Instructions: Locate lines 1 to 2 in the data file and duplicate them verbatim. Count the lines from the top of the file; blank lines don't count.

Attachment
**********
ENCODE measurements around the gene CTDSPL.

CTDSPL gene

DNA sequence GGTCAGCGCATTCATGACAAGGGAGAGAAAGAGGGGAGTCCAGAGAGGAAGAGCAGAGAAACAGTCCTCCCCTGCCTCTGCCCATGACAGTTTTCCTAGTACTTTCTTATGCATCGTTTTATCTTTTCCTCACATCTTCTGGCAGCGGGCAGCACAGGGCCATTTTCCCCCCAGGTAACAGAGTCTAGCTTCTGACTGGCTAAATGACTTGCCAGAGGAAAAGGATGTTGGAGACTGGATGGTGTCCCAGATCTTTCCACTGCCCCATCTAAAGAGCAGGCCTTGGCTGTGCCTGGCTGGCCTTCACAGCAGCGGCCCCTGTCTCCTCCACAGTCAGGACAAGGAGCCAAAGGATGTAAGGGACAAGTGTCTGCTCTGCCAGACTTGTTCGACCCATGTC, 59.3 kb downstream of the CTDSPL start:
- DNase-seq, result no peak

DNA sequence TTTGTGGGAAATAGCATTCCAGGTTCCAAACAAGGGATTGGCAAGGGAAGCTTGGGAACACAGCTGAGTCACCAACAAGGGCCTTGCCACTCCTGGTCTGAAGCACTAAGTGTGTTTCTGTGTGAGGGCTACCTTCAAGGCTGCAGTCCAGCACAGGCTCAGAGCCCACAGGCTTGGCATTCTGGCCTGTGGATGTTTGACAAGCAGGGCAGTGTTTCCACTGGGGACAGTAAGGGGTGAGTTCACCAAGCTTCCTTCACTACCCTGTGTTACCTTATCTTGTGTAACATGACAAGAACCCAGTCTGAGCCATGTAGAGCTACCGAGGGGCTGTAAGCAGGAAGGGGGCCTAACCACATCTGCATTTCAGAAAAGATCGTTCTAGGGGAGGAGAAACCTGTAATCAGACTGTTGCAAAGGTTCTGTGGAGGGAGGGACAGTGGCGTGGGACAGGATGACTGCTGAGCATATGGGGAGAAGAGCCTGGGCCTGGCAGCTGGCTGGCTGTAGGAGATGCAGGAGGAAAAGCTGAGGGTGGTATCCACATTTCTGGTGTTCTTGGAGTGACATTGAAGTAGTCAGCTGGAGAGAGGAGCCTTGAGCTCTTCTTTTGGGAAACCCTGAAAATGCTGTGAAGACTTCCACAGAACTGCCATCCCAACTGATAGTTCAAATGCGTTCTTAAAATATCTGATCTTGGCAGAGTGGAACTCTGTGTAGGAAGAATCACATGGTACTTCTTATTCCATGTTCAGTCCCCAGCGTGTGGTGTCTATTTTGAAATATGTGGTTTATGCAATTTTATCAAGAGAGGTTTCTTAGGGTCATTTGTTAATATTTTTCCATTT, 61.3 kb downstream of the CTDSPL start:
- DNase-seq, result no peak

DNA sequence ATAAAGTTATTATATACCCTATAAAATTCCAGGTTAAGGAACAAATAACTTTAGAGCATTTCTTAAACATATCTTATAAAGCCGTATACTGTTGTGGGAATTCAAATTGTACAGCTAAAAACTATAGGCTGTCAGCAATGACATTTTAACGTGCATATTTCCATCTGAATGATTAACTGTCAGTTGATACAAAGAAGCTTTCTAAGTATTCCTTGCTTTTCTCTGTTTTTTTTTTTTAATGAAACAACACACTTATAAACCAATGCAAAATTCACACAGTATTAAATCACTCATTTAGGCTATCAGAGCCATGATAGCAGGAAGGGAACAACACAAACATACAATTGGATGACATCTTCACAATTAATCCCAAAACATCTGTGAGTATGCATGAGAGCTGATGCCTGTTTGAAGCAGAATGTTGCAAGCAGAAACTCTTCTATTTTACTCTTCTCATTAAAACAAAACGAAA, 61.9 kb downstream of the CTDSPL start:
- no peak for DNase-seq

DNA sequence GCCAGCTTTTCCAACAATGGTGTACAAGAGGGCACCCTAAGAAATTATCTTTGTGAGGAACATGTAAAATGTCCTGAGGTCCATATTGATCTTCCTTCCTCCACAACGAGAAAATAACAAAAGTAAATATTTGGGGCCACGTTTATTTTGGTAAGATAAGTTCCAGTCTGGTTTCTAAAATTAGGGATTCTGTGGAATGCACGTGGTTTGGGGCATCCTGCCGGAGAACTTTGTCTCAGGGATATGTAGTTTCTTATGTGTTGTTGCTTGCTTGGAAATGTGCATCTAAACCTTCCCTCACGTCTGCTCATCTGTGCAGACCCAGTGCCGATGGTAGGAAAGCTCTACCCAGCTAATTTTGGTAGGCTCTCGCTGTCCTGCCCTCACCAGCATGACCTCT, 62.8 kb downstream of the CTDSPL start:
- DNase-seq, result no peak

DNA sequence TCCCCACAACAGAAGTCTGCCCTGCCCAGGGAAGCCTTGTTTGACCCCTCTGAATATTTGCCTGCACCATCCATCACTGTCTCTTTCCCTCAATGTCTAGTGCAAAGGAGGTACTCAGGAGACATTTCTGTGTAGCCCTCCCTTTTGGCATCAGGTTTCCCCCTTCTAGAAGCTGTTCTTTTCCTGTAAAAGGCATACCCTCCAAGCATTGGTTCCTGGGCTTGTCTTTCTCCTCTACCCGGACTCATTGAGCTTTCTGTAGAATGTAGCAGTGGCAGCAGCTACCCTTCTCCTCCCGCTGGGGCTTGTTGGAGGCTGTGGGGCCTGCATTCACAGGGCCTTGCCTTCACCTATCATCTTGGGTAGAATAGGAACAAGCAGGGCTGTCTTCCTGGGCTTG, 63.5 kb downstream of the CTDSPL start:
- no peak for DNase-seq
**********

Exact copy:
ENCODE measurements around the gene CTDSPL.

CTDSPL gene